PLC Small Group Instruction (k-6) & Collaborative Study Groups (7th & 8th)

Starting the 2018/2019 school year, everyone on campus actively participated in building relationships school-wide by using the Sanford Harmony Buddy Up strategy. Teachers created intentional pairings for their students, tracked the buddy pairings, referred to norms for buddy up and accountable talk, provided clear topics and tasks and facilitated and monitored students.

Now that our students have made deep connections with each other and we have built successful relationships and a positive learning community, our lead teachers, admin and coaches have planed our next professional learning cycle, which will build upon the relationships we have built and help support our learners academically as well as socially and emotionally.

For quarter two of the 2018/2019 school year, our professional learning cycle will focus on small group instruction. This will help us better support our learners in all grade levels by providing a more individualized learning experience based on student needs. During the small group instruction, teachers will be implementing strategies that are most effective for their groups. Small group sessions in kinder through sixth grades will look a bit different from small groups in our seventh and eighth grades because our middles schoolers will be taking on even more of the cognitive load as they facilitate their own learning and hold each other accountable for increasing their knowledge in certain content areas.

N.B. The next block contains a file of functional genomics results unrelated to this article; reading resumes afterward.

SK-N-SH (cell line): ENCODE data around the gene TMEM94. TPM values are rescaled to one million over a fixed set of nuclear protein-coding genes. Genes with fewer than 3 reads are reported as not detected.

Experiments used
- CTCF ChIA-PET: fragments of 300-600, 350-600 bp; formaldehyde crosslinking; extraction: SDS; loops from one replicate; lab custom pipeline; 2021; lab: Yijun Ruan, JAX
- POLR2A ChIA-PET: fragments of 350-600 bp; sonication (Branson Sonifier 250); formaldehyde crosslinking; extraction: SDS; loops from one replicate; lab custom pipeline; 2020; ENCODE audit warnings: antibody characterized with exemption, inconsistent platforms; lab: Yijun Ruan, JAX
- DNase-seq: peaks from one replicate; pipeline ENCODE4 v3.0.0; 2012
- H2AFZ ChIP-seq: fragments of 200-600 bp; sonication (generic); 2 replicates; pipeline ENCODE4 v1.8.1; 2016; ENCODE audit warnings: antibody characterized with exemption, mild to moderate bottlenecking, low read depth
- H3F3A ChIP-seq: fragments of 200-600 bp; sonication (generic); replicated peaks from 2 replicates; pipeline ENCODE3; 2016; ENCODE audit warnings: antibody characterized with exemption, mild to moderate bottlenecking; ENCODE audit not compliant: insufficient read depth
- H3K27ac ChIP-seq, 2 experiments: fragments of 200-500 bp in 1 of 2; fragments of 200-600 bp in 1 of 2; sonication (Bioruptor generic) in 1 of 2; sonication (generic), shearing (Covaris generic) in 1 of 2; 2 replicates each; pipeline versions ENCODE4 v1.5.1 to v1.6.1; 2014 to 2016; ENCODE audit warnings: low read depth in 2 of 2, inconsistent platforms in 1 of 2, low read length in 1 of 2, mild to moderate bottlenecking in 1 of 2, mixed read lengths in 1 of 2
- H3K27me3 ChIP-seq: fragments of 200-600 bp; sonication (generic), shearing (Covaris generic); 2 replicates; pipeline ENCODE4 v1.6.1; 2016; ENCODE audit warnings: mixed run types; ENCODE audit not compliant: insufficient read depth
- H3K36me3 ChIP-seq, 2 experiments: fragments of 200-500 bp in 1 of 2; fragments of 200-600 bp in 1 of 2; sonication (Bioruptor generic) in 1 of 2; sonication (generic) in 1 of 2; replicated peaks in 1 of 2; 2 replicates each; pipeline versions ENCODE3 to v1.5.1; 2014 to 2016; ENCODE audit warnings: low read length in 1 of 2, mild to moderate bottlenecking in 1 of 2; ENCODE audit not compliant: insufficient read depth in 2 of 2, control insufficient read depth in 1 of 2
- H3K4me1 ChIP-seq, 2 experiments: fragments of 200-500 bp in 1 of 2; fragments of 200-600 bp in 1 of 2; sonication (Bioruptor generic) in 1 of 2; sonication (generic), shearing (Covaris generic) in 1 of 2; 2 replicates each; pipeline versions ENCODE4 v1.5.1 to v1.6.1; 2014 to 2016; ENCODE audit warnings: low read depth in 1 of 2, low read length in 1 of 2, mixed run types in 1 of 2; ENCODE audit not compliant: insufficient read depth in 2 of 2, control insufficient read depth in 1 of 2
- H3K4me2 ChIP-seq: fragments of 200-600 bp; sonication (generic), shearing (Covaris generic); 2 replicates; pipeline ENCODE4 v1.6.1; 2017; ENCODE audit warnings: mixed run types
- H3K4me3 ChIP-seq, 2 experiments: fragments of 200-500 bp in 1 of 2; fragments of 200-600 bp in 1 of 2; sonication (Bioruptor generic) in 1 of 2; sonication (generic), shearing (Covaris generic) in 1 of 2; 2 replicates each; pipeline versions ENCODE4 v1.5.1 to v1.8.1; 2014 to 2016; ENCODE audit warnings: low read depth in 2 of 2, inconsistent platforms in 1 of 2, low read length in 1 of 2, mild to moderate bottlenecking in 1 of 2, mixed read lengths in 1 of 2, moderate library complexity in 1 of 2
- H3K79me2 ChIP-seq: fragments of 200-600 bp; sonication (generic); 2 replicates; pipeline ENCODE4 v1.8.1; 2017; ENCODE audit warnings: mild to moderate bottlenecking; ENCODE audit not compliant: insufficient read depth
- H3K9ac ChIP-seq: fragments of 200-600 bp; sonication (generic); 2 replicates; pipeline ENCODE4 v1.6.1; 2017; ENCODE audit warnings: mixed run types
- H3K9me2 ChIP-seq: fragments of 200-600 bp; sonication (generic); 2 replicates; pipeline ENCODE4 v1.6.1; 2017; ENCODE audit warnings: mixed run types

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Teacher Behaviors

When conducting small groups in kinder through sixth grades will:

  • Teacher sets clear purpose or focus
  • Teacher takes anecdotal notes
  • Teacher follows the lead of the student (flexible based on student needs)
  • Teacher uses scaffolding techniques (cueing, prompting, facilitating, questioning)
  • Teacher pushes students to carry the cognitive load

Student Behaviors

When participating in small groups will:

  • Students understand the purpose of the lesson
  • Students apply focus skill in a new situation
  • Students participate in discussions or conversations with teacher and peers
  • Students carry the cognitive load (they do the thinking)
  • Students respond to and follow teacher prompts
  • Students explain their thinking

Room Environment

In order to run effective small groups, the lead discussed that the room environment should reflect the following:

  • Table or area of small group gathering
  • 4-6 students per group
  •  Procedures in place/posted
  • Evidence of small group expectations (including independent workers role)
  • Help charts accessible (as necessary)
  • Teacher and student materials (whiteboard, sentence frames, posters, graphic organizers, manipulatives, etc)
  • Schedule for groups (not every student everyday, student names do not have to be posted)

With our kinder through sixth grade classrooms focusing on effective small group instruction and our seventh and eighth grade classrooms focusing on cognitive study groups, we are putting more of the responsibility on our students to master concepts and work as a cohesive team. Together, we will spend this quarter working together to better understand the composition of effective small groups in k-6 and effective collaborative study groups in our middle school.

For more information, check out the video link that was shared during one of our professional development sessions: Meeting Students’ Needs with Number Talks and Small Groups


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